The character of Robin in these first texts is rougher edged than in his later incarnations. In "Robin Hood and the Monk", for example, he is shown as quick tempered and violent, assaulting Little John for defeating him in an archery contest; in the same ballad Much the Miller's Son casually kills a "little page" in the course of rescuing Robin Hood from prison. No extant early ballad actually shows Robin Hood "giving to the poor", although in "A Gest of Robyn Hode" Robin does make a large loan to an unfortunate knight, which he does not in the end require to be repaid; and later in the same ballad Robin Hood states his intention of giving money to the next traveller to come down the road if he happens to be poor.
Of my good he shall haue some,
Yf he be a por man.
As it happens the next traveller is not poor, but it seems in context that Robin Hood is stating a general policy. The first explicit statement to the effect that Robin Hood habitually robbed from the rich to give the poor can be found in John Stow's Annales of England (1592), about a century after the publication of the Gest. But from the beginning Robin Hood is on the side of the poor; the Gest quotes Robin Hood as instructing his men that when they rob:
And in its final lines the Gest sums up:
he was a good outlawe,
And dyde pore men moch god.
Within Robin Hood's band, medieval forms of courtesy rather than modern ideals of equality are generally in evidence. In the early ballad, Robin's men usually kneel before him in strict obedience: in A Gest of Robyn Hode the king even observes that "His men are more at his byddynge/Then my men be at myn." Their social status, as yeomen, is shown by their weapons: they use swords rather than quarterstaffs.[further explanation needed] The only character to use a quarterstaff in the early ballads is the potter, and Robin Hood does not take to a staff until the 17th-century Robin Hood and Little John.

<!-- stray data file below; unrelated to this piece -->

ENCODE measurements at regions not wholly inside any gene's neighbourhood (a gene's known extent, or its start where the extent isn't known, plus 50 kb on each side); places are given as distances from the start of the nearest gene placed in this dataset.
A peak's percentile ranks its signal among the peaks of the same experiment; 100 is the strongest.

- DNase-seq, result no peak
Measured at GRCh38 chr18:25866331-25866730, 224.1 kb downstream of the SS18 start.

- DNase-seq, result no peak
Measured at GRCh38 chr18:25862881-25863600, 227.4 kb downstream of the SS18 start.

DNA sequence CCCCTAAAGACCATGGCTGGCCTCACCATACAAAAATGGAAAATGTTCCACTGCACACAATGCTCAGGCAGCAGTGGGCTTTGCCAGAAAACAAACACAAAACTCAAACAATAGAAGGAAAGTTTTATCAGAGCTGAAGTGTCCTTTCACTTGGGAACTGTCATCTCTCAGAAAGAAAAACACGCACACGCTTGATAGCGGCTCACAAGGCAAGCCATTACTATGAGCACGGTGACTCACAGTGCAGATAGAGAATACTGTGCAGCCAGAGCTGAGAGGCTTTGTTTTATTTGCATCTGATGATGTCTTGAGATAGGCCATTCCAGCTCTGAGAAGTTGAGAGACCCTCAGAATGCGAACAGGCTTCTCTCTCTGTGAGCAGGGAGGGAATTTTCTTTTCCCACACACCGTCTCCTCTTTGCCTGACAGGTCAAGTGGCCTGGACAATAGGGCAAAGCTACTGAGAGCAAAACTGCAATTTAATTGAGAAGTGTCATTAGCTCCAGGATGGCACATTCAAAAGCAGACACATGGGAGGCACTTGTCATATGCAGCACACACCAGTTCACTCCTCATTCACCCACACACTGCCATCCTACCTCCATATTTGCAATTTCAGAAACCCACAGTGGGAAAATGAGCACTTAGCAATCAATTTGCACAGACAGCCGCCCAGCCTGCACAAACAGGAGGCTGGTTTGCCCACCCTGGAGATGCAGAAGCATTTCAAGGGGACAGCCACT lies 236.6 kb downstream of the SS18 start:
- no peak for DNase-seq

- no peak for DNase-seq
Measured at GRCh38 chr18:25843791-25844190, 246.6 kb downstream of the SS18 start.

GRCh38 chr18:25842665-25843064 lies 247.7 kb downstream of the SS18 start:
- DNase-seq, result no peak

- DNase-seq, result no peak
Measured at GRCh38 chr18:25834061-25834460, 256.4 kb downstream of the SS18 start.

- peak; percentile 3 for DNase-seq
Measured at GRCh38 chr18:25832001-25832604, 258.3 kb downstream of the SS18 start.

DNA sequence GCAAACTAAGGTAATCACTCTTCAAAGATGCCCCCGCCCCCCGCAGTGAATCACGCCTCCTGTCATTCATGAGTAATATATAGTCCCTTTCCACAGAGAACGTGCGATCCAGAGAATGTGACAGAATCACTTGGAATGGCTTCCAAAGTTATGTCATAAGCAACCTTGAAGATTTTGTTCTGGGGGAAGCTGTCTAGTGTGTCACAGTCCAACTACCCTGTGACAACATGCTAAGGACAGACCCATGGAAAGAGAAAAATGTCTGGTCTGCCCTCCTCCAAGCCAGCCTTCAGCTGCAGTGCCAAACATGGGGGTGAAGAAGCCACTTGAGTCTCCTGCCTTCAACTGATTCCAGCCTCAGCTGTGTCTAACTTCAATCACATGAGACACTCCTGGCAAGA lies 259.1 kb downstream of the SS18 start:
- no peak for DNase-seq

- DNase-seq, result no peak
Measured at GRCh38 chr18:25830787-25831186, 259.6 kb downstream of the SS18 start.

The political and social assumptions underlying the early Robin Hood ballads have long been controversial. J. C. Holt influentially argued that the Robin Hood legend was cultivated in the households of the gentry, and that it would be mistaken to see in him a figure of peasant revolt. He is not a peasant but a yeoman, and his tales make no mention of the complaints of the peasants, such as oppressive taxes. He appears not so much as a revolt against societal standards as an embodiment of them, being generous, pious, and courteous, opposed to stingy, worldly, and churlish foes. Other scholars have by contrast stressed the subversive aspects of the legend, and see in the medieval Robin Hood ballads a plebeian literature hostile to the feudal order.
By the early 15th century at the latest, Robin Hood had become associated with May Day celebrations, with revellers dressing as Robin or as members of his band for the festivities. This was not common throughout England, but in some regions the custom lasted until Elizabethan times, and during the reign of Henry VIII, was briefly popular at court. Robin was often allocated the role of a May King, presiding over games and processions, but plays were also performed with the characters in the roles, sometimes performed at church ales, a means by which churches raised funds.
A complaint of 1492, brought to the Star Chamber, accuses men of acting riotously by coming to a fair as Robin Hood and his men; the accused defended themselves on the grounds that the practice was a long-standing custom to raise money for churches, and they had not acted riotously but peaceably.